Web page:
Online food ordering

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Online food ordering is a process of ordering food from a local restaurant or food cooperative through a web page or app. Much like ordering consumer goods online, many of these allow customers to keep accounts with them in order to make frequent ordering convenient. A customer will search for a favorite restaurant, usually filtered via type of cuisine and choose from available items, and choose delivery or pick-up. Payment can be amongst others either by credit card or cash, with the restaurant returning a percentage to the online food company.

In May 2015, TechCrunch reported that "of the $70 billion [takeout and delivery market], only about $9 billion (roughly 13 percent) is online."[1]

Service types[edit]


The preexisting delivery infrastructure of these franchises was well suited for an online ordering system, so much so that in 2008 Papa John's International announced that its online sales were growing on average more than 50 percent each year and neared $400 million in 2007 alone.[2]

Local companies have teamed up with e-commerce companies to make ordering quicker and more precise. Annie Maver, director of operations for The Original Pizza Pan, Inc. of Cleveland, Ohio comments that "the system is good for customers who don't speak English."[3]

Some restaurants have adopted online ordering despite their lack of delivery systems, using it to manage pick-up orders or to take reservations.


Independent online food ordering companies offer two solutions. One is a software service whereby restaurants purchase database and account management software from the company and manage the online ordering themselves. The other solution is an internet-based service whereby restaurants sign contracts with an online food ordering website that may handle orders from many restaurants in a regional or national area.

One difference between the systems is how the online menu is created and later updated. Managed services do this via phone or email, while unmanaged services require the customer to do it. Some websites use wizards to find the best-suited menu for the customer.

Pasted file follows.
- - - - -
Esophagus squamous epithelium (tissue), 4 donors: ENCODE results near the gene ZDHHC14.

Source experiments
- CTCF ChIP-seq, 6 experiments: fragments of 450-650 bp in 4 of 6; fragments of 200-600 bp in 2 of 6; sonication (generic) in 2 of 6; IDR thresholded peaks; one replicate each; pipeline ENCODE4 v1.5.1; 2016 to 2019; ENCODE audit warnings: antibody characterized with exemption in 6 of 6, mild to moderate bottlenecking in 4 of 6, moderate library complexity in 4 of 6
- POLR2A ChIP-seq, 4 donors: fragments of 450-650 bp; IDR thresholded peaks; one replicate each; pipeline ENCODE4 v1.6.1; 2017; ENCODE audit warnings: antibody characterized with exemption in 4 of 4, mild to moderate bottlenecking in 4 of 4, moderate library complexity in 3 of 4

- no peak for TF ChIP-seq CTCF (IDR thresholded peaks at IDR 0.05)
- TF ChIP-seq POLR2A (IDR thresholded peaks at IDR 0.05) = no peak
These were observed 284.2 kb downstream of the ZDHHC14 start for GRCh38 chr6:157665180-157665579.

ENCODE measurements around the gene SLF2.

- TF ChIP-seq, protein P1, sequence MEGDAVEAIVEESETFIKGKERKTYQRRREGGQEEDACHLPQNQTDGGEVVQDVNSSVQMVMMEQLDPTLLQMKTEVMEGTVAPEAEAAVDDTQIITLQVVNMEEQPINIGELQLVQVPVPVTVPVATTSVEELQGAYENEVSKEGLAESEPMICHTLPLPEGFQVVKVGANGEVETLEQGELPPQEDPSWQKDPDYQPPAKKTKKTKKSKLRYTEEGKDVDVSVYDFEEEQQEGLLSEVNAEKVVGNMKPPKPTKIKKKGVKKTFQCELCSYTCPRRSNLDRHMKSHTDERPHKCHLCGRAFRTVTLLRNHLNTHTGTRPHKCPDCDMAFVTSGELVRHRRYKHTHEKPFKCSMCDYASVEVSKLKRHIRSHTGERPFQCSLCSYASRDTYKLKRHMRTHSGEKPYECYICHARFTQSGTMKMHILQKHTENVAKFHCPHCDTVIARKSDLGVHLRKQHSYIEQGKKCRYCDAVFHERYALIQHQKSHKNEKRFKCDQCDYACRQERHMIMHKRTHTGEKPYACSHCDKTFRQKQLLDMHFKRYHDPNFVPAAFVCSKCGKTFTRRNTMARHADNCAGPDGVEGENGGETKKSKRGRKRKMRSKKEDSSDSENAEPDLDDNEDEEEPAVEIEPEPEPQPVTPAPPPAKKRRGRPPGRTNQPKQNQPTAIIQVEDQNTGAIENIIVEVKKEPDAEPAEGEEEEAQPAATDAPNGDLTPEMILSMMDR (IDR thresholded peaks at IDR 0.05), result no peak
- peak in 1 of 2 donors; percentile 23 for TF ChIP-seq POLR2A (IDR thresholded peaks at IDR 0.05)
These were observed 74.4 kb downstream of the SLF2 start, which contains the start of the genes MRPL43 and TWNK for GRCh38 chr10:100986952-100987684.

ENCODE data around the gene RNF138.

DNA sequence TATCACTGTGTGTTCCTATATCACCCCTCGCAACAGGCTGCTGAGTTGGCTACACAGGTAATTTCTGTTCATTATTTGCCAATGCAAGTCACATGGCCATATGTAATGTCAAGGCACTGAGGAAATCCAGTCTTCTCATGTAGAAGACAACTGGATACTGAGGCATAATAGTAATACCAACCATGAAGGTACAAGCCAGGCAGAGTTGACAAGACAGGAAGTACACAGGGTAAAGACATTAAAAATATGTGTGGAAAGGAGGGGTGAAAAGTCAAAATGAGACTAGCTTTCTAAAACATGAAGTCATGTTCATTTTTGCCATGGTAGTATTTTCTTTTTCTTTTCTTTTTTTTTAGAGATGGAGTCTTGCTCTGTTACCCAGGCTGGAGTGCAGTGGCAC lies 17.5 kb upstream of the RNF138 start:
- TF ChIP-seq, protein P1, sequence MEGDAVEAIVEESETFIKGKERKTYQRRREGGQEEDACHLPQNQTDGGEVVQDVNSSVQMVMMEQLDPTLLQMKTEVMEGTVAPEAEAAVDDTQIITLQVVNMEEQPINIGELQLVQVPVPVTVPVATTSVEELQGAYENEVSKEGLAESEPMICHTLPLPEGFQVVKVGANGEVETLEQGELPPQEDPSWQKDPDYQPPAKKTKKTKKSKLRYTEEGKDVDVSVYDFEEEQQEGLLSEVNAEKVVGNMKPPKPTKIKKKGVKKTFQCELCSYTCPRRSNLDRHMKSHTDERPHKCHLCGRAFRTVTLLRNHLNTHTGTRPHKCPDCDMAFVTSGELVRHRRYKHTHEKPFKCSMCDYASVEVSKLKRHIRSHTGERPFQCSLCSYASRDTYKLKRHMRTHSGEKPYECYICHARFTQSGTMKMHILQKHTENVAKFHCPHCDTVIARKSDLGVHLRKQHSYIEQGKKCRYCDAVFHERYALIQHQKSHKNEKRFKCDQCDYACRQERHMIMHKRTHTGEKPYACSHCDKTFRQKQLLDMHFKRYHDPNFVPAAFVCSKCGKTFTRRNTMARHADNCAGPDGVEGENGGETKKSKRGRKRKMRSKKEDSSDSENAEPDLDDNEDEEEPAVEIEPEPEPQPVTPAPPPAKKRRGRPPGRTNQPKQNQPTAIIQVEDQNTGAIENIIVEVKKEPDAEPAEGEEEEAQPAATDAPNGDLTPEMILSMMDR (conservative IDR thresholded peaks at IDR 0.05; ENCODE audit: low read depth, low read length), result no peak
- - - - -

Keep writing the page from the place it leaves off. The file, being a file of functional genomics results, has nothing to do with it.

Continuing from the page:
Food Cooperatives[edit]

Food cooperatives also allow consumers the ability to place an order of locally grown and/or produced food online. Consumers place an order online based on what is available for the ordering cycle (month, week) and then pick up and pay for their orders at a central location.


Many restaurants offer the technology to place an order with an app, and may offer a discount or bonus item when the order is placed.

Online menus[edit]

Main article: Online menus

Advantages for Online Ordering[edit]

There are advantages for both the customer and for restaurants who participate in online ordering. First, a customer can order at will when they have time to. Also, the customer is able to customize their order without errors in communication between the customer and the person taking the order. In addition to customer advantages, the restaurant is able to take more orders with fewer staff. The restaurant does not need a waiter or hostess to be on the phone to take the order. The order can go straight to the kitchen.

Disadvantage for Online Ordering[edit]

Customers are not able to ask about quality of food or ask for any specialized diet foods. It is more difficult to ask for gluten free or allergy free foods with online ordering. Also, it is more possible for a customer to place an order, but never pick up the order which can lead to waste of food and possibly a loss of profits.

See also[edit]


  1. ^ "A Secular Shift To Online Food Ordering". TechCrunch. 2015-05-07. 
  2. ^ Associated Press. "Papa John's hits online ordering milestone." 5 May 2008.
  3. ^ Soder, Chuck. “Online Ordering System Will Get Bigger Slice of Case Students' Pie.” Crane's Cleveland Business News. 14 May 2007.